Nowadays I have to be careful, because if I am not, my classes morph into girl-talk and chillin’ with the homies.  My sons and daughters are very good at leading me into these delightful occasions, partly because I may be focusing on something else and partly because I find it necessary to let them invade my ‘professional demeanor’ these last few days and bond with them. Oh heck, they can learn about what adverbs modify next year!

It starts off innocently enough. I’m grading papers and two come over to watch. ‘Ms. Ashley whose paper is that?’  They whisper, they pretend to be so interested in what I’m doing.

Then one more comes over.

Then three more.

Suddenly I’m surrounded by all these little faces intently ‘pretending’ to watch me grade papers.  Then they start leaning over my desk, pulling out papers, playing with rulers and talking about me in Marshallese. I know this because I hear ‘Ms. Ashley’ in the middle of their cheerful chirping. Then I am distracted, stop grading, and ask,

‘What are you saying about me in front of me, huh? I know you’re talking about me…’

and one pipes up, ‘Ms. Ashley Faith says you are so beauoootiful’.

Now how can I tell them to sit down and stop talking and stop leaning on my desk because I need to work?

Then one grabs my ear, ‘Youkuluk! Ms. Ashley!’

Apparently, the upper rim of my ear is uniquely smashed over.  It is, but I’ve never really noticed it much. My mother always told me I had cute elf ears.  It’s amazing what good words over a child can do for their self-esteem. (take note)  People can say other things about my looks and I may believe them. But they can’t say anything about my ears…’cause my momma said…….

Now they are pulling my earrings out of my pierced ear…I’m about half way finished grading;  good for me!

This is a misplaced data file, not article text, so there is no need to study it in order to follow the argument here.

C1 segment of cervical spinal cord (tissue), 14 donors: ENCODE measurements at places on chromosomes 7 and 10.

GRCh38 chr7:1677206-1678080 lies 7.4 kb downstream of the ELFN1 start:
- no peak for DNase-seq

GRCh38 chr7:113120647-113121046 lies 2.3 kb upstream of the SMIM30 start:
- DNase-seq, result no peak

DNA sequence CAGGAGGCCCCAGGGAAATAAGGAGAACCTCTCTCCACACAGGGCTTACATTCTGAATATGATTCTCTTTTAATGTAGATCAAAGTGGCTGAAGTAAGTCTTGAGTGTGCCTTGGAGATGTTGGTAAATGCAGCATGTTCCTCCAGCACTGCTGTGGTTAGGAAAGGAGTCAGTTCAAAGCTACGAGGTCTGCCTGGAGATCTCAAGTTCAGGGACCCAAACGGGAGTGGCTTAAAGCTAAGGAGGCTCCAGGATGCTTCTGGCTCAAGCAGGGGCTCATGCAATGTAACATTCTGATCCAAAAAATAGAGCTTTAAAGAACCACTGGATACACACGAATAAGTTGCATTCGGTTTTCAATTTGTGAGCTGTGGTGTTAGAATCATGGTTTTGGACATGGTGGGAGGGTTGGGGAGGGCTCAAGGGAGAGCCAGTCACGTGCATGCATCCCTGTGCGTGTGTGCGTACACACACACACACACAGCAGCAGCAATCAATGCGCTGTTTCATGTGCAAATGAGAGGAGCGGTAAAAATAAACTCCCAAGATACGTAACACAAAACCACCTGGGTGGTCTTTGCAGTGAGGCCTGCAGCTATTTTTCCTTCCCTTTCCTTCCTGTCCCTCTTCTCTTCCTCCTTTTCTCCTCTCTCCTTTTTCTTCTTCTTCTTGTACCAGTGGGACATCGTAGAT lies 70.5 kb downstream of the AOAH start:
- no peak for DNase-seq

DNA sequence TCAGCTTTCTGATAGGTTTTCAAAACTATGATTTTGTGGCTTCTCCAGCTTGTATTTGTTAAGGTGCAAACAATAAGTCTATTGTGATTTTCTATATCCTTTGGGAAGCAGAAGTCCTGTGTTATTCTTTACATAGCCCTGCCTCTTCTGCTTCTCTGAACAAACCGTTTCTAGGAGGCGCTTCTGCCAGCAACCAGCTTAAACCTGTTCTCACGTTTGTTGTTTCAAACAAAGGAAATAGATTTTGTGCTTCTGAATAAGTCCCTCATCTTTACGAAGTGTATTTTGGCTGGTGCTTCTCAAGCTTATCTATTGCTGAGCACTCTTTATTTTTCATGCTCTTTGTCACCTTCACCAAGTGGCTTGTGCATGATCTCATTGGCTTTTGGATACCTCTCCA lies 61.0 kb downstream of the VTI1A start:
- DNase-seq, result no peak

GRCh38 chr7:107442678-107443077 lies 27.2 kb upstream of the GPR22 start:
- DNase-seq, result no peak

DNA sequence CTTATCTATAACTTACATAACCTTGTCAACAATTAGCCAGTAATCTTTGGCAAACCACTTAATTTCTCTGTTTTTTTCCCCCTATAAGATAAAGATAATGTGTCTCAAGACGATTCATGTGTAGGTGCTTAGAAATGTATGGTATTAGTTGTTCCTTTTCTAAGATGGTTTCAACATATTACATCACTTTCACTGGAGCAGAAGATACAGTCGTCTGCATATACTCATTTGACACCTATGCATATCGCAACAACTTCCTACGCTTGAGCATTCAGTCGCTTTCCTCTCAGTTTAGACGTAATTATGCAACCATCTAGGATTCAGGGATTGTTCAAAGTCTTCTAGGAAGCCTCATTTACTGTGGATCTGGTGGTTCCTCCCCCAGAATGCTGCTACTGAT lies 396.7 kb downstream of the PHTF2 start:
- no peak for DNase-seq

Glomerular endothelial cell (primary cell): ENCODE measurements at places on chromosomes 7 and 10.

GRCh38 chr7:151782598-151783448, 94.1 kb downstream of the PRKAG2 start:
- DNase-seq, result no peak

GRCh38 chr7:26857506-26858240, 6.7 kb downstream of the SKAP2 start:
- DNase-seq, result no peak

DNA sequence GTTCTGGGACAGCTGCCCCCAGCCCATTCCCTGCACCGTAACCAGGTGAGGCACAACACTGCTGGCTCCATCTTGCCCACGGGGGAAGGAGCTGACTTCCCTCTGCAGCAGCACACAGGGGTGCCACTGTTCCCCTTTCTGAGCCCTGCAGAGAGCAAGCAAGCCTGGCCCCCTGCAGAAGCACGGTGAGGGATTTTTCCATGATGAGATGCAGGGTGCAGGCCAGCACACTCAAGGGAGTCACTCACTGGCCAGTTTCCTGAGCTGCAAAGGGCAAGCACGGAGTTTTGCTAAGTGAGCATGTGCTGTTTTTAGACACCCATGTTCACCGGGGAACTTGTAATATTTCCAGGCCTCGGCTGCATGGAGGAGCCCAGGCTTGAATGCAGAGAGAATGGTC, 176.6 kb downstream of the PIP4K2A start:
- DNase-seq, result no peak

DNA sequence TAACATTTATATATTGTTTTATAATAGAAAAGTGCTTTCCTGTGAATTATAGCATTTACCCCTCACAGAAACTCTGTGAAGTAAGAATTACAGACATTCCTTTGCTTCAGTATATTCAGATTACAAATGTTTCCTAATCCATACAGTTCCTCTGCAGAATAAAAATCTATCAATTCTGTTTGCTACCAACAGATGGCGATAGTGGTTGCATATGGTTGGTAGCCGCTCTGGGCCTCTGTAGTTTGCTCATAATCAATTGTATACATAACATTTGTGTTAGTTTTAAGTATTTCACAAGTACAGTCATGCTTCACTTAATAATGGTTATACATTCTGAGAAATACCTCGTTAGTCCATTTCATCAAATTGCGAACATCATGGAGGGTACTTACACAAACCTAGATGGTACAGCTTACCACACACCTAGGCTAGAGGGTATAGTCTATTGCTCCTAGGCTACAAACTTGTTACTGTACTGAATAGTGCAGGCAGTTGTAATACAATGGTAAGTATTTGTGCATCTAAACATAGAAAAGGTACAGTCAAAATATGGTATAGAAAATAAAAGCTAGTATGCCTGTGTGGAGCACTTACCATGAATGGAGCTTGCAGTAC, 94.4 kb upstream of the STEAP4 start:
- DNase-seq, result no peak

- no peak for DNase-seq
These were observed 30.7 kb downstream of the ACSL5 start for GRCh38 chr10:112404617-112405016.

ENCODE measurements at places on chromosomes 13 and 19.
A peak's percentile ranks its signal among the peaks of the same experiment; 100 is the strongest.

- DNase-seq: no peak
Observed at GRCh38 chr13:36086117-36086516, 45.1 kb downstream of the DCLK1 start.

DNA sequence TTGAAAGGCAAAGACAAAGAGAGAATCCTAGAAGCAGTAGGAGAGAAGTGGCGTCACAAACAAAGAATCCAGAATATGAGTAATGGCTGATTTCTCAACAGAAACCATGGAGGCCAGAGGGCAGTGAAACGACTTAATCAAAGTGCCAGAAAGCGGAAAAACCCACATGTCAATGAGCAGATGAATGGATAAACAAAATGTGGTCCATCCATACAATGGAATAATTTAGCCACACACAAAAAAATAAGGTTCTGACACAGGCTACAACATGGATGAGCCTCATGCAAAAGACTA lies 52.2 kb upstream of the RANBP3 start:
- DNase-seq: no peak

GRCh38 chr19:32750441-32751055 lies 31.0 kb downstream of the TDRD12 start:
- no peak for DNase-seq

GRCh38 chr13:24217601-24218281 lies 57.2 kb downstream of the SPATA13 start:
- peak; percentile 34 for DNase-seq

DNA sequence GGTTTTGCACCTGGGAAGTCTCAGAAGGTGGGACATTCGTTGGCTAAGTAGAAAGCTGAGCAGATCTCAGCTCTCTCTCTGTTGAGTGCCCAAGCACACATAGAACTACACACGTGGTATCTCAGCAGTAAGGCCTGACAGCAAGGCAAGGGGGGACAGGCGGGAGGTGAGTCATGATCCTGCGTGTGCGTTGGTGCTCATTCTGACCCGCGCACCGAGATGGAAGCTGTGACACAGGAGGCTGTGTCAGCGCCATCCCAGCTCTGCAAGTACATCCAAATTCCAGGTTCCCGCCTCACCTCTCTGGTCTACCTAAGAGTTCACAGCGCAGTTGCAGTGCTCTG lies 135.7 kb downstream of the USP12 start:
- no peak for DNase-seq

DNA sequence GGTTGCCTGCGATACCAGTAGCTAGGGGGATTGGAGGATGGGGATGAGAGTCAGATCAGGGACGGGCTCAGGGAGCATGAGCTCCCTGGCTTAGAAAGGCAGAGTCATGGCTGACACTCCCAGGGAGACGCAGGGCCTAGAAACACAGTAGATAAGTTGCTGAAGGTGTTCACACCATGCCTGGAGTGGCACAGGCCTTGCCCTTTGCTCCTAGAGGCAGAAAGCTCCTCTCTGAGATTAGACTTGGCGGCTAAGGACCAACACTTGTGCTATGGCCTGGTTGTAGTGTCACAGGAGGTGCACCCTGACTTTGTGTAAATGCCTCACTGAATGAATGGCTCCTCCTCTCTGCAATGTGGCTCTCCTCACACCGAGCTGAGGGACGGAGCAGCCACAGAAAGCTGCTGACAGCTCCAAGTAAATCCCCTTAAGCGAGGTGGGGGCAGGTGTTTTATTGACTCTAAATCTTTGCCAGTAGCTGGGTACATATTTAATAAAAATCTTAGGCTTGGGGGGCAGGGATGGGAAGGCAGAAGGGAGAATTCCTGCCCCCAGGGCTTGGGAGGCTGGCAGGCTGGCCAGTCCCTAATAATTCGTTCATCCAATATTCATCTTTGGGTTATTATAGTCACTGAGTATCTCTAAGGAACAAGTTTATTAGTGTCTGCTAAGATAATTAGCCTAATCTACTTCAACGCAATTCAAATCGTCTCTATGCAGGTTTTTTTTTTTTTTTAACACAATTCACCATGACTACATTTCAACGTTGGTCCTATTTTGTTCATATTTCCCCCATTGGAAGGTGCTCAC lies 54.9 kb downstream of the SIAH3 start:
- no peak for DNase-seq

“Everyone get back in your seats and finish your homework…this is homework club afterall!”

Three leave my table but it’s really just a ploy to make me think they are doing what I’m asking. I’m appeased for the moment – they give their signals – the three make their way stealthily back up to my desk.

Did another one just blow in on my right?  Am I surrounded?

Now four of my babies are pulling on both my ears, “Lalle, lalle! Ms. Ashley’s ear!” …which is look at Ms. Ashley’s ear…I smile but they haven’t got me yet, another graded paper finished, pencil still moving…

One of my girls, Jelly, so cute and sweet but tough as nails when she needs to be, is sitting directly in front of me on the opposite side of my table. I can’t go anywhere that she isn’t making sure she is in front of me.  I pull my chair up to the wrong place in front of the class and she will switch seats.

“This isn’t your seat Jelly…get in your seat. Over there.”

My seat is in front of you, Ms. Ashley.”

……I melt…..

Wait, what is that….ouwww!  “Hey, that’s my ear!” I cry out while Faith is inadvertently giving me another piercing through my earlobe.

…giggles….

What is that on my foot…I don’t want to know…keep grading! Stay focused, don’t let them get the best of you!

Therizo: “Ms. Ashley, can I pierce the top of my ear?”

“Yes you can.”

Faith: “How about here Ms. Ashley?” Pointing to her lip.

“Sure.”  I say, with a bit of trepidation.

“Jesus doesn’t care if you pierce your ears or you lips. He’ll love you anyway. But there are some decisions that are wiser than others.”

They look at me….I think it sank in.  But then….

“How about here!?”  Therizo pinches her tongue.

“No! No way not your tongue, that’s not good!”

“My nose?”

It took a few minutes until I realized………I had been duped! They had me!!  My pencil wasn’t moving. I had stopped grading and was surrounded by ear-pulling, lobe-piercing strategists!